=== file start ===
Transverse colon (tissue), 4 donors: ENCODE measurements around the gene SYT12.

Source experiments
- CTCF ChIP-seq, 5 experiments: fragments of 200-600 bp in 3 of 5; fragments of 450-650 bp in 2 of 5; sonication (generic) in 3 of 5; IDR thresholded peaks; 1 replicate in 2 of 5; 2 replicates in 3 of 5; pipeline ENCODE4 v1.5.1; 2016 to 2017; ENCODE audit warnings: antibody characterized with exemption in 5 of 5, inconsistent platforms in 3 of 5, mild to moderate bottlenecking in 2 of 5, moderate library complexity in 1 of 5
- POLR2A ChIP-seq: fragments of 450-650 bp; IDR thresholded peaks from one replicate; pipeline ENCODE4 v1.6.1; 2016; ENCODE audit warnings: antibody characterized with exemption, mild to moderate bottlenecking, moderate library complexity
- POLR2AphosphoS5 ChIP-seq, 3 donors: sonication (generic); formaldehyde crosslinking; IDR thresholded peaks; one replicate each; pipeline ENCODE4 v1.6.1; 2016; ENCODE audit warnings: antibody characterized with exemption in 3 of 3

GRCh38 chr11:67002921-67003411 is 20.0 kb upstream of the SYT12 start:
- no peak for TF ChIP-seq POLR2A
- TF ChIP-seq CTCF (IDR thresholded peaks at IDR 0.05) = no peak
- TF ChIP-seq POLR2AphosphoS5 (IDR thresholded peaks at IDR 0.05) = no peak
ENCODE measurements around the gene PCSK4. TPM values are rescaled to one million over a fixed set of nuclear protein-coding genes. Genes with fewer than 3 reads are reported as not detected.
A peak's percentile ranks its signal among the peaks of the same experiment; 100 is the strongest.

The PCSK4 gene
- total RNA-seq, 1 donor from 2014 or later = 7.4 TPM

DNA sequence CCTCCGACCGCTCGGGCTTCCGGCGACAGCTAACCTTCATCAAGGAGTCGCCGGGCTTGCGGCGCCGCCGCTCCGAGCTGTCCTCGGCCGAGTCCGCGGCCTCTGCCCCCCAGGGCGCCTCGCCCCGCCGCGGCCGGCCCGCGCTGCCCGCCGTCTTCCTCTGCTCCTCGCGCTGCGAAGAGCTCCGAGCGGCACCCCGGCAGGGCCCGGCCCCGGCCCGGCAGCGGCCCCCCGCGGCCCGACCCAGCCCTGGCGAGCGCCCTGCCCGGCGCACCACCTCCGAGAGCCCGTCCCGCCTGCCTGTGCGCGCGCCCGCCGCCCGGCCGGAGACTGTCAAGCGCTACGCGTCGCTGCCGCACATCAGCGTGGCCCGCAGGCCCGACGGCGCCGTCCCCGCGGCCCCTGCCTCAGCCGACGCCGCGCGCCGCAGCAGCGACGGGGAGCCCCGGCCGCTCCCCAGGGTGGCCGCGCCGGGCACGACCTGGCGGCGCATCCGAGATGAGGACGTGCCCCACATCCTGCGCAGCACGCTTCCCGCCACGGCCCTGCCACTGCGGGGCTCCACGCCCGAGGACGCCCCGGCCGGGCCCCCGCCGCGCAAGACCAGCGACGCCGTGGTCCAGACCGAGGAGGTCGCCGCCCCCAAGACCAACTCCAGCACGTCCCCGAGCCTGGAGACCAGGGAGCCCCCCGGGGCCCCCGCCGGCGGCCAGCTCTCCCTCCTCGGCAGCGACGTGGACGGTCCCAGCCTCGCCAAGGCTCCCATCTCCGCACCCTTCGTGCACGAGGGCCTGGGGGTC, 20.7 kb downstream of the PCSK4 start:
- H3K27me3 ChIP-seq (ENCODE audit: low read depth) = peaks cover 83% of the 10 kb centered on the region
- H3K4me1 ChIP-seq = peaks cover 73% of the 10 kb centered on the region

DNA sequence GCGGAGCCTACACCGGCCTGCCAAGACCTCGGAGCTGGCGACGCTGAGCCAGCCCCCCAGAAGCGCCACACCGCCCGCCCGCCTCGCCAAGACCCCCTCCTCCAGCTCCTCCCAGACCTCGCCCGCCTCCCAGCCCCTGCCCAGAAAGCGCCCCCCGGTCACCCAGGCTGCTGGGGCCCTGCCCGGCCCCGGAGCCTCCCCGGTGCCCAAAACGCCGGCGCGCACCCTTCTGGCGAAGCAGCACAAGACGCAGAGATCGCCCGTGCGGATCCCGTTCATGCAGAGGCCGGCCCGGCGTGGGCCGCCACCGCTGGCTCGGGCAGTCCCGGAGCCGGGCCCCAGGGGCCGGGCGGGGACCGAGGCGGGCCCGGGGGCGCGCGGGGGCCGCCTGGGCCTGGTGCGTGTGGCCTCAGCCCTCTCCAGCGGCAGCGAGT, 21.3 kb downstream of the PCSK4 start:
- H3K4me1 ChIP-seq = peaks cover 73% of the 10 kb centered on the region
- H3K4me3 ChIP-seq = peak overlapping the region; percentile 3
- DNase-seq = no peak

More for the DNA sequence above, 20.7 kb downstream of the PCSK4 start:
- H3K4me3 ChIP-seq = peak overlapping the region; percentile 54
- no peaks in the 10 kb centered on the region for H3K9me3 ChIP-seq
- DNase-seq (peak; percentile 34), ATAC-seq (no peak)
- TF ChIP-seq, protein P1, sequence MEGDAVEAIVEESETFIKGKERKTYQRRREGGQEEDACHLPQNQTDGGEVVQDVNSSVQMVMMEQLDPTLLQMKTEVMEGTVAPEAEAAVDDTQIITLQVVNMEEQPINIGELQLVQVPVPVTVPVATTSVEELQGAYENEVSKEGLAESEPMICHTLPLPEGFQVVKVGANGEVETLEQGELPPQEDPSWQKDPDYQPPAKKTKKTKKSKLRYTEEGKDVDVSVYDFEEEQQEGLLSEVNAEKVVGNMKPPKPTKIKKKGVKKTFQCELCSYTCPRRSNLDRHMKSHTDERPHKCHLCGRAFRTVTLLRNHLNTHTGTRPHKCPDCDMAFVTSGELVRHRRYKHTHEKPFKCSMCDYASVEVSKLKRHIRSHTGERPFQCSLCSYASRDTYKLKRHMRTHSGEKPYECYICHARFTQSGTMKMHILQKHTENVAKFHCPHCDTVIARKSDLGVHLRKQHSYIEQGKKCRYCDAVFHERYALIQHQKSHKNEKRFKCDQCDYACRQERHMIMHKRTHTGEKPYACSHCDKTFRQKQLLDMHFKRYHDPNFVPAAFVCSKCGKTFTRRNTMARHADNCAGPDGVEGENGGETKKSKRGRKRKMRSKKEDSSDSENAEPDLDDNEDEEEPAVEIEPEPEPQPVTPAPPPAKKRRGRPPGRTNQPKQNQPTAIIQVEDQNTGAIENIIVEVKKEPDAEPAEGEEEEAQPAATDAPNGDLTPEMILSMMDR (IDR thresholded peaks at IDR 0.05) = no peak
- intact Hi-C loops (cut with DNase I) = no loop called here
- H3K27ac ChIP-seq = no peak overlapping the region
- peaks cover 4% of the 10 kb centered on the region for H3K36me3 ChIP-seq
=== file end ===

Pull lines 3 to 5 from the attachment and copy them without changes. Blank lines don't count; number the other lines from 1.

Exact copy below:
- CTCF ChIP-seq, 5 experiments: fragments of 200-600 bp in 3 of 5; fragments of 450-650 bp in 2 of 5; sonication (generic) in 3 of 5; IDR thresholded peaks; 1 replicate in 2 of 5; 2 replicates in 3 of 5; pipeline ENCODE4 v1.5.1; 2016 to 2017; ENCODE audit warnings: antibody characterized with exemption in 5 of 5, inconsistent platforms in 3 of 5, mild to moderate bottlenecking in 2 of 5, moderate library complexity in 1 of 5
- POLR2A ChIP-seq: fragments of 450-650 bp; IDR thresholded peaks from one replicate; pipeline ENCODE4 v1.6.1; 2016; ENCODE audit warnings: antibody characterized with exemption, mild to moderate bottlenecking, moderate library complexity
- POLR2AphosphoS5 ChIP-seq, 3 donors: sonication (generic); formaldehyde crosslinking; IDR thresholded peaks; one replicate each; pipeline ENCODE4 v1.6.1; 2016; ENCODE audit warnings: antibody characterized with exemption in 3 of 3